On Wednesday night I completed the last page in a sketchbook with some writing about the frustrating process I’d been through with the orchid painting. And then, as I did one last sketch of the orchid in the book (below) I realized how I might be able to actually make the painting I’d originally envisioned. It would be one I could do simply and be able to write about as the six-step process the publishers needed.
When I woke up on at 6:00 a.m. on Thanksgiving morning I realized I had to give it another try. The image above is the happy result.
Tonight my watercolor group met for dinner and a chance to share what we’ve been painting this month. When I showed them the two versions of the painting they liked both but Susie said that in the first version they looked like evil man-eating orchids, which is certainly how they felt to me. In the sketch above I thought the orchid looked like it had packed his bags and was running away, suitcases in hand. (Good riddance!)
Here is one of the MANY pages of tests and samples I made in trying to find the right pigment combinations to make this painting work.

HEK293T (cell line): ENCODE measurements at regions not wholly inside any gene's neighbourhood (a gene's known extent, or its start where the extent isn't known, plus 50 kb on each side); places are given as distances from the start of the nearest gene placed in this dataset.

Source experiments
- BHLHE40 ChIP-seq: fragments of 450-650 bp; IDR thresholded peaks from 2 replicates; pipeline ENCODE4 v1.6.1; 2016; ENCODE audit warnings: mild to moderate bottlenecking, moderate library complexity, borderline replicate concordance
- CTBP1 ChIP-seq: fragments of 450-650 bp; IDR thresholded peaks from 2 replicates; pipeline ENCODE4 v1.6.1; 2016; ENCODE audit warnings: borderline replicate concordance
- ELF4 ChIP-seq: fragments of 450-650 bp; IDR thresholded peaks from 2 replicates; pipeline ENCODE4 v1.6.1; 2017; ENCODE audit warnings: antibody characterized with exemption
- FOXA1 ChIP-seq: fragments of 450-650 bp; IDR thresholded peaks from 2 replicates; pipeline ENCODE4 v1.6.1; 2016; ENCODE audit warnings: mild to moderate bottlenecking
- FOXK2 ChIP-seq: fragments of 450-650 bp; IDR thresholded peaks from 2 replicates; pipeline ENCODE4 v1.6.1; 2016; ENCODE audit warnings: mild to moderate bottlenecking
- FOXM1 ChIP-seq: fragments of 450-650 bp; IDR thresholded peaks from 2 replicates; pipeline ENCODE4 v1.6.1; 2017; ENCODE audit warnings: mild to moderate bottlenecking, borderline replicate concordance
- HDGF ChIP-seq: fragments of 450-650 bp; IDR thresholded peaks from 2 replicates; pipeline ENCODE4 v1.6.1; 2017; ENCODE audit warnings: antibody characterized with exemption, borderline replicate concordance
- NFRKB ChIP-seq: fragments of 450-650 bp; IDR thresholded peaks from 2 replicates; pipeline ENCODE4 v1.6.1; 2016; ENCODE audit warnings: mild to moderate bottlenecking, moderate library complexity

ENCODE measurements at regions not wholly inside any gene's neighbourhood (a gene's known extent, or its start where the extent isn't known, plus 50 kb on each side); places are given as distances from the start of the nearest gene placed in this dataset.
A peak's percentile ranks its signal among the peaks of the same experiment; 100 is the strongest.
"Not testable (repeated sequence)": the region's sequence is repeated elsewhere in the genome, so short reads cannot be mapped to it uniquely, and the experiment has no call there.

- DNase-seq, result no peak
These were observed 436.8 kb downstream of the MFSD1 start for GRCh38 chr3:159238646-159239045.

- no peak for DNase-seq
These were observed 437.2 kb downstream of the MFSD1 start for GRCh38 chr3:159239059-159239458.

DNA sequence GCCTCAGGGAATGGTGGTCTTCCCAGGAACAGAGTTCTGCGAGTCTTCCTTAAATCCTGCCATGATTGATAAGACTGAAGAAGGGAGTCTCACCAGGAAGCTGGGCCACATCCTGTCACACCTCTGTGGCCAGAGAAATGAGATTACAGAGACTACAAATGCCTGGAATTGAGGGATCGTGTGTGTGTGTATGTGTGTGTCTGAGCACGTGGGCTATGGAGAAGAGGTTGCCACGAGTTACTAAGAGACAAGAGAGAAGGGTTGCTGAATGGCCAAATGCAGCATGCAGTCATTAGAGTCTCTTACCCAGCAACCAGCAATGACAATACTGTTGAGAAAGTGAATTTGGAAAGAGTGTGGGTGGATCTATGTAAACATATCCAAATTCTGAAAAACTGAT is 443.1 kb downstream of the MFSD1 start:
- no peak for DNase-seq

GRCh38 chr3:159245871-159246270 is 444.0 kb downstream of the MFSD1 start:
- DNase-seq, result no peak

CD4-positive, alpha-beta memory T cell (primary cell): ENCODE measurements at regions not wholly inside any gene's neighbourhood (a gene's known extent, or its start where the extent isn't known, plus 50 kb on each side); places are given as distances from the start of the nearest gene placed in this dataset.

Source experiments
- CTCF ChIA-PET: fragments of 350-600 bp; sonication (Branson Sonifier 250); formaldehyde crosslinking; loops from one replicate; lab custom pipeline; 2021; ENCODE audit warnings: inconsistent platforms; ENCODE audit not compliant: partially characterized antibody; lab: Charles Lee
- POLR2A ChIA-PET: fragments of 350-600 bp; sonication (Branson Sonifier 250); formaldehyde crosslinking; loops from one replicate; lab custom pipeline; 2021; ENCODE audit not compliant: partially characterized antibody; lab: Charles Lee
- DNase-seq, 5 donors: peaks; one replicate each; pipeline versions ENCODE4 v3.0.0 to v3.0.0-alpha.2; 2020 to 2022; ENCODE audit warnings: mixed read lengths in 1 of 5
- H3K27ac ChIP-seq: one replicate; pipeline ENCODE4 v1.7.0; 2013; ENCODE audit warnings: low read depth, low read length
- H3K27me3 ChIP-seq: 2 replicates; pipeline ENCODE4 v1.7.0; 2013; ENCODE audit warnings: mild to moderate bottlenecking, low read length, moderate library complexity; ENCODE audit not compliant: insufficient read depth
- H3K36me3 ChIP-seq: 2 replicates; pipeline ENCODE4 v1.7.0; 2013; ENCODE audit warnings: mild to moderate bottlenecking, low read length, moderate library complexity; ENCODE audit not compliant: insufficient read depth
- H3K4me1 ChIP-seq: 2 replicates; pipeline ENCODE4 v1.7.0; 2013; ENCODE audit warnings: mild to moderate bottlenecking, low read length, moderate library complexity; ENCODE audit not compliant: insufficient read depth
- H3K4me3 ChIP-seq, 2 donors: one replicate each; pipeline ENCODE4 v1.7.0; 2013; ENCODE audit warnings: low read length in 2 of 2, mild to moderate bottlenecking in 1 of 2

I decided the pigment that gave me the color I wanted was Winsor Newton’s Quinacridone Magenta but like most quinacridones, it wasn’t very civilized, trying to spread everywhere.
What finally worked was painting the veins first on dry paper, wetting a petal, painting cobalt blue just inside the perimeter and then dropping in the Quinacridone Magenta in the center, letting it spread and then blotting up a bit of the paint as needed.
At least someone got to relax in the sun. When I left to make a cup of coffee Busby napped amidst the orchid chaos on my desk. You can see the original reference photo peeking out from under him, with a pile of false starts at the painting behind that.